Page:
Monday, March 12, 2012



Mervyn Peake


"It's only a model."

From Wikipedia:
The "Gormenghast" series comprises three novels by Mervyn Peake, featuring Castle Gormenghast, and Titus Groan, the title character of the first book.

The series consists of three novels, "Titus Groan" (1946), "Gormenghast" (1950), and "Titus Alone" (1959). A novella, "Boy in Darkness" (1956), tells the story of a brief adventure by the young Titus away from Gormenghast, although it does not explicitly name the castle.

Peake had intended to write a series of books following "Titus Groan" through his life, as well as detailing his relationship with Gormenghast. At least two other books, tentatively titled "Titus Awakes" and "Gormenghast Revisited", were planned; but Parkinson's disease and Peake's ensuing death at age 57 prevented him from writing down more than a few hundred words and ideas for further volumes. Only three pages of "Titus Awakes" were coherently written, and these appear in the Overlook Press edition of "Titus Alone" (ISBN 0-87951-427-2) and in the omnibus volume (ISBN 0-87951-628-3).

In the 1970s, Peake's widow Maeve Gilmore wrote her version of "Titus Awakes", which she called "Search without End". The Peake family rediscovered this novel at the end of 2009 and it was published by Overlook Press as "Titus Awakes: The Lost Book of Gormenghast". to coincide with the 100th anniversary of Peake's birth.

In 2000, the BBC and the PBS station WGBH of Boston produced a miniseries, titled 'Gormenghast', based on the first two books of the series. The cast included Jonathan Rhys Meyers as Steerpike and Christopher Lee as Mr. Flay.

'Gormenghast' is a four-episode television serial based on the "Gormenghast" series by Mervyn Peake. It was produced and broadcast by the BBC.

First broadcast in early 2000, this BBC serial of the celebrated modernist fantasy by Mervyn Peake was designed for an early evening time-slot in much the same vein as the earlier adaptations of "The Chronicles of Narnia". Although Peake has left numerous drawings concerning his work, the creators preferred a new approach that injected a good deal more colour and humour into what is, on the page, a very dark and exhausted world; a place of shadows, dust, rust and nettles.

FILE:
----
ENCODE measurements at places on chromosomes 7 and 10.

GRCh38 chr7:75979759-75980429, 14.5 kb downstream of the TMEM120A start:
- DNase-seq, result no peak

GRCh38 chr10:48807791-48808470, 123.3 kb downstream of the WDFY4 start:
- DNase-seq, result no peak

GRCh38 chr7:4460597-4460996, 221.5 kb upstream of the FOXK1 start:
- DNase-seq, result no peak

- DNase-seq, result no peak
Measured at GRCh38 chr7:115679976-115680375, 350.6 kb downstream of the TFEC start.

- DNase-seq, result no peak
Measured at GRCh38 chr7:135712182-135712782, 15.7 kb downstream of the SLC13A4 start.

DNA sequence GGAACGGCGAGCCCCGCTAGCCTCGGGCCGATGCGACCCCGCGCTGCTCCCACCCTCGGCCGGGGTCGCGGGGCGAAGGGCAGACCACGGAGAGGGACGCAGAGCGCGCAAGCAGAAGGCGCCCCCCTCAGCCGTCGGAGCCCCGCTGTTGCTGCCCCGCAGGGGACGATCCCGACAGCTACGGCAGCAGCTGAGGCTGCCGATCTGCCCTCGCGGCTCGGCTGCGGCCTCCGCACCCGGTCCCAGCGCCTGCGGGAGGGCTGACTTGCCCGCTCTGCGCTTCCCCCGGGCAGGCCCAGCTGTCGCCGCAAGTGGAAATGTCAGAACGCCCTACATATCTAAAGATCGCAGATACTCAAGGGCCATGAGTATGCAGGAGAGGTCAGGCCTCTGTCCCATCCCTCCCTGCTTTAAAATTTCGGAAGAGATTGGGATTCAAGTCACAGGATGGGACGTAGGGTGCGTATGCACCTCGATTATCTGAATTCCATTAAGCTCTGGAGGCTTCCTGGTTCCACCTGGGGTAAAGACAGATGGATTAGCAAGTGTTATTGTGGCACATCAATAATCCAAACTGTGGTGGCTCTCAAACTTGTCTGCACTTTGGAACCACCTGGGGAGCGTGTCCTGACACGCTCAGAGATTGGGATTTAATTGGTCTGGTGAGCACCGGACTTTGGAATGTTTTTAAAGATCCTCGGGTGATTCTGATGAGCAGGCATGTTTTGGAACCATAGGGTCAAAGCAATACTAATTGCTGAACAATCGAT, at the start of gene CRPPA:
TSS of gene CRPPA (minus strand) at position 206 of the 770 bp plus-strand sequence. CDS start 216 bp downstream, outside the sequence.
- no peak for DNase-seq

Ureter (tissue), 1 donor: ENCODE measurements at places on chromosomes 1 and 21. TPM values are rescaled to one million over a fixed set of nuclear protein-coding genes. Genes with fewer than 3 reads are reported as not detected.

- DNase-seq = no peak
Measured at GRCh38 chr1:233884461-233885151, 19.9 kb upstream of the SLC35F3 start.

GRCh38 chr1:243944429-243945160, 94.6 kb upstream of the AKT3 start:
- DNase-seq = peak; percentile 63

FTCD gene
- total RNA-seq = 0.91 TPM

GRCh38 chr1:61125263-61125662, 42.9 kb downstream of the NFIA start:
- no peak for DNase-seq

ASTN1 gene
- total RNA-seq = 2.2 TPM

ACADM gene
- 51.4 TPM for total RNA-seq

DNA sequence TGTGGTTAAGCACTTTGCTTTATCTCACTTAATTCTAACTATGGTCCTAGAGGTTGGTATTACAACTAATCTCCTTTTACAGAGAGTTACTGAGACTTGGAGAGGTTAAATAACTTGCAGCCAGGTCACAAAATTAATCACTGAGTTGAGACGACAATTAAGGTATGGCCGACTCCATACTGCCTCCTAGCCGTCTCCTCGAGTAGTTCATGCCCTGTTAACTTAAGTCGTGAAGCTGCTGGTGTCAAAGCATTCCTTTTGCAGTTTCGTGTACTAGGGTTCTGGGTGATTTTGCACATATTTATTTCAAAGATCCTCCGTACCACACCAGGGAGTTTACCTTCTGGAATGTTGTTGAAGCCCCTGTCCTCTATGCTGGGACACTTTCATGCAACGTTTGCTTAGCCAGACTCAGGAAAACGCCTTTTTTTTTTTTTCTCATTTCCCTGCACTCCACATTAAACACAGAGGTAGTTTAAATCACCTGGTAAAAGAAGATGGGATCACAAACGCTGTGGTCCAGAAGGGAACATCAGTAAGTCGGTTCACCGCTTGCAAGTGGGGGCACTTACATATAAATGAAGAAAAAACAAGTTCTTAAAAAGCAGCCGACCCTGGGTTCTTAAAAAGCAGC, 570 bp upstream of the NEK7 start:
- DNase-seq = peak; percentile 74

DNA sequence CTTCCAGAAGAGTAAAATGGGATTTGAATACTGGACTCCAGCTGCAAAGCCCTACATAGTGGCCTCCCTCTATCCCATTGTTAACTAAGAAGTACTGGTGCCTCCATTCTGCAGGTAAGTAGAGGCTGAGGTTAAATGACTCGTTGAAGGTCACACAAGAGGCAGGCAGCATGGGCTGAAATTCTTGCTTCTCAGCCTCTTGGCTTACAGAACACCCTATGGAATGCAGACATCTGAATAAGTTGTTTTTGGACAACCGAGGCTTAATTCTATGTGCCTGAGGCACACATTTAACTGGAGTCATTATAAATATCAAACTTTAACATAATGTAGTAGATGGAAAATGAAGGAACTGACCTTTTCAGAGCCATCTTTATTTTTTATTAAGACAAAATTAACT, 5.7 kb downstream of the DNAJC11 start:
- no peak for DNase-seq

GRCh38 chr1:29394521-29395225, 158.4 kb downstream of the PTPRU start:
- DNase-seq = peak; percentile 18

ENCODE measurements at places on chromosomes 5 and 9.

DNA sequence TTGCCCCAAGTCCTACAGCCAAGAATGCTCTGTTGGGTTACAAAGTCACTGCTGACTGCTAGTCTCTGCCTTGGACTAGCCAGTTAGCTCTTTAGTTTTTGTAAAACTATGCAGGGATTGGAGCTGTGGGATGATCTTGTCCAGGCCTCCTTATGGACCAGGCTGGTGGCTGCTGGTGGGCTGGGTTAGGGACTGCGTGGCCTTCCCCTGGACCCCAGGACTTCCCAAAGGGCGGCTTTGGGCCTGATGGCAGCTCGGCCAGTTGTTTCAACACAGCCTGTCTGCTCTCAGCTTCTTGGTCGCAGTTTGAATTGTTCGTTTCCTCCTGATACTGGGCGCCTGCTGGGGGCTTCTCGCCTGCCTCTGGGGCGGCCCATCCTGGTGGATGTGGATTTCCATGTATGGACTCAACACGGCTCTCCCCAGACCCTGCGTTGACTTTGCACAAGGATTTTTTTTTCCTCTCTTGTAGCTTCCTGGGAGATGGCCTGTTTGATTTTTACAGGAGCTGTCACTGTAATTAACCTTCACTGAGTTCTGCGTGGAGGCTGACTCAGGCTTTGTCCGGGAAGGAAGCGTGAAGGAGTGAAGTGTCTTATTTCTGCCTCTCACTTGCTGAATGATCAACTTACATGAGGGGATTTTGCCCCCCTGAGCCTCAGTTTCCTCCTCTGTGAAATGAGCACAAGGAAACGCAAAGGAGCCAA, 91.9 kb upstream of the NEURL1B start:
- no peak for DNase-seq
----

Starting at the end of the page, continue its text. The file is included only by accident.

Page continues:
The BBC conception was based on the idea that Peake's early life in China had influenced the creation of Gormenghast; thus, the castle in the series resembles the Forbidden City in Beijing as well as the holy city of Lhasa in Tibet. This idea has basic validity, particularly as regards the 'bright carvings' of the wood-working outer dwellers, but purists might consider the entire production rather lighter than the books, which author Anthony Burgess regarded as a great classic of the twentieth century and an allegory of the two World Wars.

I am not yet convinced that this epic belongs in Earth Prime-Time.  And should it remain in the same dimension as the main Toobworld, I'm tempted to place it off-world - on the twin planet of Mondas, along with the series 'Game Of Thrones', 'Beastmaster', and 'The Twilight Zone' episode of "Number Twelve Looks Just Like You"......


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